Evidence consistent with a single actor being responsible for it all:
- All the pings were coming from the same internet provider. Korea Telecom is responsible for a bare majority of Firefox Desktop data delivery from Korea, but the spikes were entirely from that ISP.
- The Mozilla Community in Korea could offer no explanation of any wide-spread computer or software event that matched the timeline.
- “at_init”-reason “deletion-request” pings could be a result of automation changing the files on disk to read “data upload: off” between runs of Firefox Desktop.
Evidence inconsistent with a single actor being responsible for it all:
- The data came from a mix of Firefox Desktop versions: versions 101.0.1, 104.0, and 108.0.2.
- The data came from a range of different regions, more or less following the population density of Korea itself.
- “at_init”-reason “deletion-request” pings could instead be the result of users changing the setting to “data upload: off” early enough during Firefox Desktop startup that Glean hasn’t yet been initialized.
Regardless of why it was happening, it quickly became more important that we learn what we needed to do about it. We spun up an Incident, which is how we organize ourselves when there’s something happening that requires cross-functional collaboration and isn’t getting better on its own. Once there we ascertained that we could respond very quickly and decisively and do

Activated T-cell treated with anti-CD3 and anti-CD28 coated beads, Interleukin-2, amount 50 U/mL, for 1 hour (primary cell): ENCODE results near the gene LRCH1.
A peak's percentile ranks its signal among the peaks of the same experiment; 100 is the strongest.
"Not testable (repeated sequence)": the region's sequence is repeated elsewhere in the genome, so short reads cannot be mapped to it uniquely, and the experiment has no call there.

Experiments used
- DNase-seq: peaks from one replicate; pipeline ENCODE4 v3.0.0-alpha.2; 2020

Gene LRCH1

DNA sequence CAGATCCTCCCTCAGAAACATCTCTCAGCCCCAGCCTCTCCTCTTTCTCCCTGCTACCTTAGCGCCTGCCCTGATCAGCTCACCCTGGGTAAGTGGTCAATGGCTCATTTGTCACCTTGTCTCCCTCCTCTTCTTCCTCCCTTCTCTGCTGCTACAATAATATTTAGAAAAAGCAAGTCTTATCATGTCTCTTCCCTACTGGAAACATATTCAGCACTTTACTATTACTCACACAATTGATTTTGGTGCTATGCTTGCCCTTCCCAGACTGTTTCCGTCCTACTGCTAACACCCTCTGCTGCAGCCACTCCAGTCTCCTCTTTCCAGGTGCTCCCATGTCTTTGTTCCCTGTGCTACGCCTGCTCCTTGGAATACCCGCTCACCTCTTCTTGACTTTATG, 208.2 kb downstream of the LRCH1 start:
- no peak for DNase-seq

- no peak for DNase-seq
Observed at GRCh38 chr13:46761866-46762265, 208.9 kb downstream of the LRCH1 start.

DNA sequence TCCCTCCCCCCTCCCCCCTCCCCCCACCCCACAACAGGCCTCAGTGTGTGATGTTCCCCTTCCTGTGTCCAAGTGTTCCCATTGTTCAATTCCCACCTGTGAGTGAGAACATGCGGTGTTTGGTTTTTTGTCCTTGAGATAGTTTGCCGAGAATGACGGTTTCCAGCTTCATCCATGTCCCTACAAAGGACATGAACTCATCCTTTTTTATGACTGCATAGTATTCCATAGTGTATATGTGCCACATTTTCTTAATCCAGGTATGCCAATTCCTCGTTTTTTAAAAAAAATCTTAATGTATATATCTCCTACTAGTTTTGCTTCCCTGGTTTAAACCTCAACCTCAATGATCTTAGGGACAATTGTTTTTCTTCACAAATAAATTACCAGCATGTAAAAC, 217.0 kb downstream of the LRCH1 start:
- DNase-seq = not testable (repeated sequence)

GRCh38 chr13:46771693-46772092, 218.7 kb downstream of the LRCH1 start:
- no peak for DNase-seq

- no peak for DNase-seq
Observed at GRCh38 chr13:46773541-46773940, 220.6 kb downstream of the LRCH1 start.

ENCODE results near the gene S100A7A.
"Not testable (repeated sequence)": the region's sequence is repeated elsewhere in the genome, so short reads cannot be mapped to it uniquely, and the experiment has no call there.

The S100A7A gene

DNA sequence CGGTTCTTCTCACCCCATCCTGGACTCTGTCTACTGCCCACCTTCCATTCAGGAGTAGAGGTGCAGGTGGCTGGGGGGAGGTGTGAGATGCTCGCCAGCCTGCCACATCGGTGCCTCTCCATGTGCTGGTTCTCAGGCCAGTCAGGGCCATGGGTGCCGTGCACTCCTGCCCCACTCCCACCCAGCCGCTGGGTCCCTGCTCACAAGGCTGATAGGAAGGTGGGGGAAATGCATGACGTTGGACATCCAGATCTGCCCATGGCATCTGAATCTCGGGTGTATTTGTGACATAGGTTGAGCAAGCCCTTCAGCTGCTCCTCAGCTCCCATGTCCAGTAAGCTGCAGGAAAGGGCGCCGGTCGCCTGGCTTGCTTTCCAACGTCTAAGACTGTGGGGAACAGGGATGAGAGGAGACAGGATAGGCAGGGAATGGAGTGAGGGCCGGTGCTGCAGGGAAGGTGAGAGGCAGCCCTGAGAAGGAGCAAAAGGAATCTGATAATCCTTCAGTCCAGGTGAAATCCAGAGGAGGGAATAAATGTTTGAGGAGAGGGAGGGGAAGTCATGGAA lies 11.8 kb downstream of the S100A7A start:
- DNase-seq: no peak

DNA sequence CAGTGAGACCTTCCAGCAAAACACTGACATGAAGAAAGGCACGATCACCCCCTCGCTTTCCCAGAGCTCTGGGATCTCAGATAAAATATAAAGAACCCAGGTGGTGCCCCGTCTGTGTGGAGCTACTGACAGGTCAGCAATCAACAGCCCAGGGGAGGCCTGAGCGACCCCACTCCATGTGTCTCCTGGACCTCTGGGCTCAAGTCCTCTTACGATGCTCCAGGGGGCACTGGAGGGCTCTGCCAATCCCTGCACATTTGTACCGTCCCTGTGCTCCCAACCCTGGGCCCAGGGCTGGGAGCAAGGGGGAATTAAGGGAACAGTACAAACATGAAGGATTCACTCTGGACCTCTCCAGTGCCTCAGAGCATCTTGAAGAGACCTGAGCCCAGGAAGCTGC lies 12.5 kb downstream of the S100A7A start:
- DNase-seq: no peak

Nothing at all.
The volume of these pings vastly eclipsed any other “deletion-request” pings we would otherwise have received, so you’d be forgiven for thinking that it was terribly expensive to receive, store, and process them all. In reality, we batch these requests. And even before this spike, every batch of requests required editing every partition of every table. Adding another list of identifiers to delete equal in size to two times the peak Firefox Desktop population in Korea just doesn’t matter all that much.
The pressure was off. Even if it got worse… which it did:
On March 26, when it reached and maintained a peak of five times the volume of the Firefox Desktop population in Korea, it still wasn’t harming our data platform’s ability to serve business needs or costing us all that much in operational spend. We didn’t need to invest effort into running down the source, so we didn’t.
And so I just kept an occasional eye on it until, just as suddenly but not quite as abruptly as it began, on April 12 the ping volumes began to decrease. By April 18, we were back to normal levels.
We had successfully ignored it until it went away.
So what happened to Korean Firefox Desktop users from Jan 5 to April 12, 2023? We never figured it out. If you know about something happening across those dates in Korea: please get in touch. As little as it needed solving for the sake of business needs, it still needs solving for the sake of my curiosity.
(( This is a syndicated copy of the original post. ))